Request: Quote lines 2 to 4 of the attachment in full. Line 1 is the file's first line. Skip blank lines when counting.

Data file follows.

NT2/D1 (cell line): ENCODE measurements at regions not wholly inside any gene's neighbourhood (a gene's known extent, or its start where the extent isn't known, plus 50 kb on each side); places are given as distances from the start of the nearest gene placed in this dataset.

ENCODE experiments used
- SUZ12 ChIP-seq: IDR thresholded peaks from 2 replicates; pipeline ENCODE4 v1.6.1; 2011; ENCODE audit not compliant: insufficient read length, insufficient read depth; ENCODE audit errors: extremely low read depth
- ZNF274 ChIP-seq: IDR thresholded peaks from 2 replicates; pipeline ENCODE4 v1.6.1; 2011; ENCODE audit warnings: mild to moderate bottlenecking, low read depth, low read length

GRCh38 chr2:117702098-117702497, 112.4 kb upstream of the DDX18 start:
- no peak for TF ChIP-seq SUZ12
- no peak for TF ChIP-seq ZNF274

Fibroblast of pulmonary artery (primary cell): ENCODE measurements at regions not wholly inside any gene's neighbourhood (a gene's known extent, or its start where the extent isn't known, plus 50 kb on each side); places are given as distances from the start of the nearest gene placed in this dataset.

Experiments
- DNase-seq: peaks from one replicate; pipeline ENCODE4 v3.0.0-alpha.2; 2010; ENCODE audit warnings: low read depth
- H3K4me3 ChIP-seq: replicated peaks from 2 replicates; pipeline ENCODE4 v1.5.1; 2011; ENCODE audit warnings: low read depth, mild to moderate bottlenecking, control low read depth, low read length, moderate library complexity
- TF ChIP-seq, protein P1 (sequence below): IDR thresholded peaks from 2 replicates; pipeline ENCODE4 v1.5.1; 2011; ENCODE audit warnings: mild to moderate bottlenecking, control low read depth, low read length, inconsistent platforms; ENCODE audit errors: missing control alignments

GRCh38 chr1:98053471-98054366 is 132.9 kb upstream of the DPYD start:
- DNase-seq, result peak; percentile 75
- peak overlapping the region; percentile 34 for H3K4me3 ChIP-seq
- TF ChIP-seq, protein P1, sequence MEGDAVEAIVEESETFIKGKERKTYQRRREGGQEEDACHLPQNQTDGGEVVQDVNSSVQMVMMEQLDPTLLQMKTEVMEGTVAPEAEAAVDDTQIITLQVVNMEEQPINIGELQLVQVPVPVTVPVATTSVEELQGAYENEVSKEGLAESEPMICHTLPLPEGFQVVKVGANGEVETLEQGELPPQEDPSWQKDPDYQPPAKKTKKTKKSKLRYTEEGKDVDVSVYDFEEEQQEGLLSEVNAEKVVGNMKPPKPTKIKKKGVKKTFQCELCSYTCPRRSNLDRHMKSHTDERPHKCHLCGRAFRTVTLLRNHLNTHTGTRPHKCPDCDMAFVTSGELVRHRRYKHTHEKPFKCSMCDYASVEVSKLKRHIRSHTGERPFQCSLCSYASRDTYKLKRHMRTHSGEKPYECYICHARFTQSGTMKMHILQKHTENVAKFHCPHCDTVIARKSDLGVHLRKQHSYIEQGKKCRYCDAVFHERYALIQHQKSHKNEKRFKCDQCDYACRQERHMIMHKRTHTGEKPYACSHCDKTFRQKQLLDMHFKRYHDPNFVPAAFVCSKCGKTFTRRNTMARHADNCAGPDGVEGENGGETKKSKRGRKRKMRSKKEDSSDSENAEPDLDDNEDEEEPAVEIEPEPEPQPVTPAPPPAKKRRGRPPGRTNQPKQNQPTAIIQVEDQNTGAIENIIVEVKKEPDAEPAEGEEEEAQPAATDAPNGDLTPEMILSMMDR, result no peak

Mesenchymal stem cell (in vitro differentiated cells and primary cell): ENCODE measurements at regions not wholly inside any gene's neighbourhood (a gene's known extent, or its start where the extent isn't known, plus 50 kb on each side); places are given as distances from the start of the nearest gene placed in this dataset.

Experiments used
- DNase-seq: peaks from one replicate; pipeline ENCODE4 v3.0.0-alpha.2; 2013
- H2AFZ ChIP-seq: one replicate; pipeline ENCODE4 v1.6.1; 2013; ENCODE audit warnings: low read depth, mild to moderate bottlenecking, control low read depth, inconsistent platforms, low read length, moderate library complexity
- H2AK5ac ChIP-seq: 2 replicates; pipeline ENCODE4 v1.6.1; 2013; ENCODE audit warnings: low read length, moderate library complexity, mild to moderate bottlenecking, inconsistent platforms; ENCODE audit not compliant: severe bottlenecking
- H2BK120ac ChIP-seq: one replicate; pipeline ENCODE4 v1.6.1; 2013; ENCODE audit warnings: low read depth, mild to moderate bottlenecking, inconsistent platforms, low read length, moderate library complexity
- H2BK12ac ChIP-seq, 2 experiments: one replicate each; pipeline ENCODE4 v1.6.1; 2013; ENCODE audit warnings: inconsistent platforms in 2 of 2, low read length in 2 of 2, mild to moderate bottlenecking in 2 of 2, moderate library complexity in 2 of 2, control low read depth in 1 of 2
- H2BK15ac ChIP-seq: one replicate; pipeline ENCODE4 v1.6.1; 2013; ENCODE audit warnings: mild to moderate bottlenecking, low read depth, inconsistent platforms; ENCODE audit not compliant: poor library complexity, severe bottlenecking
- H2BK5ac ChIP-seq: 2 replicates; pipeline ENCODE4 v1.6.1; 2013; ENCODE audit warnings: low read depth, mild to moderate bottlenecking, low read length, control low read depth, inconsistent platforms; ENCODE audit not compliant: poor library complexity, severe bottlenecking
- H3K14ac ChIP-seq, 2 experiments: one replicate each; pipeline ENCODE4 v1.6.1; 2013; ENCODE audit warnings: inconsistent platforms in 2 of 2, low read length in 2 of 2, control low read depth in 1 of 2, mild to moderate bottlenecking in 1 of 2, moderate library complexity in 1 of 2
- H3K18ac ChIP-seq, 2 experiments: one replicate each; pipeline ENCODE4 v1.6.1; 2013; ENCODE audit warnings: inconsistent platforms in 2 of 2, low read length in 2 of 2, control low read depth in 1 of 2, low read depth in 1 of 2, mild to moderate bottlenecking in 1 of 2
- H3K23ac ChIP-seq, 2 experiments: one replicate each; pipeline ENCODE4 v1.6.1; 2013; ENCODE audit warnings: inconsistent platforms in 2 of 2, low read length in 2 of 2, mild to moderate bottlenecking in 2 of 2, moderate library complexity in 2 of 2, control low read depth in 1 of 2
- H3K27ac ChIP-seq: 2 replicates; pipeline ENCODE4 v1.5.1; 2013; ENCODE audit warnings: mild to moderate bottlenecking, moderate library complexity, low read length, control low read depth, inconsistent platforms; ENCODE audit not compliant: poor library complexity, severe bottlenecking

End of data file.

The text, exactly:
ENCODE experiments used
- SUZ12 ChIP-seq: IDR thresholded peaks from 2 replicates; pipeline ENCODE4 v1.6.1; 2011; ENCODE audit not compliant: insufficient read length, insufficient read depth; ENCODE audit errors: extremely low read depth
- ZNF274 ChIP-seq: IDR thresholded peaks from 2 replicates; pipeline ENCODE4 v1.6.1; 2011; ENCODE audit warnings: mild to moderate bottlenecking, low read depth, low read length